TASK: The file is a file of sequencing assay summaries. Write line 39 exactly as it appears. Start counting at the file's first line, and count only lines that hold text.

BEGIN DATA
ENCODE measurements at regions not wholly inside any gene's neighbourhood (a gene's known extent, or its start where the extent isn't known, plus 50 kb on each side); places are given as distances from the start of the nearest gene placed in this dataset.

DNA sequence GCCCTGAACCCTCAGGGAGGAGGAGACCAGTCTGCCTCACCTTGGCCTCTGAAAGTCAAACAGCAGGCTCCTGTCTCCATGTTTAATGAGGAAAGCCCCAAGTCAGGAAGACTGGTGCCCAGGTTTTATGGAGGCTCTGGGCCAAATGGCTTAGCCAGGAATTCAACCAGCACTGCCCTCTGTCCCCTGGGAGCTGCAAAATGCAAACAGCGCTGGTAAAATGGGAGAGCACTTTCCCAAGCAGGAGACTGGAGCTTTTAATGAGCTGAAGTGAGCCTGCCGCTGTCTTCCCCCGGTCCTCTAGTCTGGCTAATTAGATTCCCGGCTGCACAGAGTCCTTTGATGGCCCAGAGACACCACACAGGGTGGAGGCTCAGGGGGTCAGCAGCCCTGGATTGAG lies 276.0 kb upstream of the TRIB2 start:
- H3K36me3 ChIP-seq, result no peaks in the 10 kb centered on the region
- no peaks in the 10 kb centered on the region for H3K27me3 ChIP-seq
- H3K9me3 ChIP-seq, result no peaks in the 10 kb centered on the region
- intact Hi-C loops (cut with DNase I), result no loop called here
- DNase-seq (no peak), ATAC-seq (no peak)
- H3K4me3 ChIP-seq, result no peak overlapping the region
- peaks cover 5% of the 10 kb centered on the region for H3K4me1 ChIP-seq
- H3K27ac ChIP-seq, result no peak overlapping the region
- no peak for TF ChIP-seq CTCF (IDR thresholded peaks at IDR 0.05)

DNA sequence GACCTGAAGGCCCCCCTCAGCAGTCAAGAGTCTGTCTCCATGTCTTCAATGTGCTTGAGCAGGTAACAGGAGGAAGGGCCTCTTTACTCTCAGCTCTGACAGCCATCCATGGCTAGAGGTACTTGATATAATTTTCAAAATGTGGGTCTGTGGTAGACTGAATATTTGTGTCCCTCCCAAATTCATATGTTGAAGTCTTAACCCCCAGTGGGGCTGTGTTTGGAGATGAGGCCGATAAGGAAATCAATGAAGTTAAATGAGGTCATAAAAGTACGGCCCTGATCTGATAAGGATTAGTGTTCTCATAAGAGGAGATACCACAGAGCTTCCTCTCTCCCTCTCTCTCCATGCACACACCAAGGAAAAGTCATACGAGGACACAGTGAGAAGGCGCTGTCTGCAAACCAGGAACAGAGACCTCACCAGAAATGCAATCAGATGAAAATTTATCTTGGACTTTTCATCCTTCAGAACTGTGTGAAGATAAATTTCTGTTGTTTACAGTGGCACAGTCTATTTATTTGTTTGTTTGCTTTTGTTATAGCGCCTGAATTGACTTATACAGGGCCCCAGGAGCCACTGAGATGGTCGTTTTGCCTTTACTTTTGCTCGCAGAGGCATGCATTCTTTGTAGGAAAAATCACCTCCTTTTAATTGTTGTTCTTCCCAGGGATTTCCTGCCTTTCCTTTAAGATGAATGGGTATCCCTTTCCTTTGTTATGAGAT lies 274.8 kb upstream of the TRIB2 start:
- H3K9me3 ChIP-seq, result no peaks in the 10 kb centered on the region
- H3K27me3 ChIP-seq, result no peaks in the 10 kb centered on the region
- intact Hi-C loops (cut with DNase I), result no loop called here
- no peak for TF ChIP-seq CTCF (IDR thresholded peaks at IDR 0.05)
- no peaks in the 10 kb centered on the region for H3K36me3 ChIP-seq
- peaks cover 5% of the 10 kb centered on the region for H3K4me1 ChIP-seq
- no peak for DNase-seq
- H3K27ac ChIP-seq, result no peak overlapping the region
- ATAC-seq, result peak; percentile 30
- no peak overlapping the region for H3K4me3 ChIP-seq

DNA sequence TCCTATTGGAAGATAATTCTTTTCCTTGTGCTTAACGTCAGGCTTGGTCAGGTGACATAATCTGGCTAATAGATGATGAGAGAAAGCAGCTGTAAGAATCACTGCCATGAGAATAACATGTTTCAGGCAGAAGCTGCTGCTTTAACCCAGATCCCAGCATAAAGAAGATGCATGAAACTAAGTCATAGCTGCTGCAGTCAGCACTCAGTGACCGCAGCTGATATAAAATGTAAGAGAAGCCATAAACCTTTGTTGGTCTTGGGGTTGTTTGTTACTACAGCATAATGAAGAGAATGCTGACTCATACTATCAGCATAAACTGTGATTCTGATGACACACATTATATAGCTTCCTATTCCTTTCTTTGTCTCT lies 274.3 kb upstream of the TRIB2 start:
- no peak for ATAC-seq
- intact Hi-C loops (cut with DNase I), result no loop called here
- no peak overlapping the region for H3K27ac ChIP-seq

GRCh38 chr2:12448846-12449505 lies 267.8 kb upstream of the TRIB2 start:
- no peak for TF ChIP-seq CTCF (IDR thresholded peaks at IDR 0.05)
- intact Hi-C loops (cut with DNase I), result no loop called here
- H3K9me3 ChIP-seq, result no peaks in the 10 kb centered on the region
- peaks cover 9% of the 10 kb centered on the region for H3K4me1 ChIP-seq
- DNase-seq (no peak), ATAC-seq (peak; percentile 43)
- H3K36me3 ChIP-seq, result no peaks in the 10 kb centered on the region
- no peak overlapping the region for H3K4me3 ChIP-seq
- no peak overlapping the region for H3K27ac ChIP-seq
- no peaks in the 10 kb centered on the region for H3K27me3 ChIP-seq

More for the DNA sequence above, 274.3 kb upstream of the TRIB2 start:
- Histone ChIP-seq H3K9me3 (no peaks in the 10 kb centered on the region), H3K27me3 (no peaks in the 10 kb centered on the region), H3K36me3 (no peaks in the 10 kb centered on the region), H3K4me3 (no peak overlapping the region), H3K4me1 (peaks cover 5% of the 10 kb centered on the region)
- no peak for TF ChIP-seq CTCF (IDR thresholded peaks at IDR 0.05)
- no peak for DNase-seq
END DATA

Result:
- no peak for TF ChIP-seq CTCF (IDR thresholded peaks at IDR 0.05)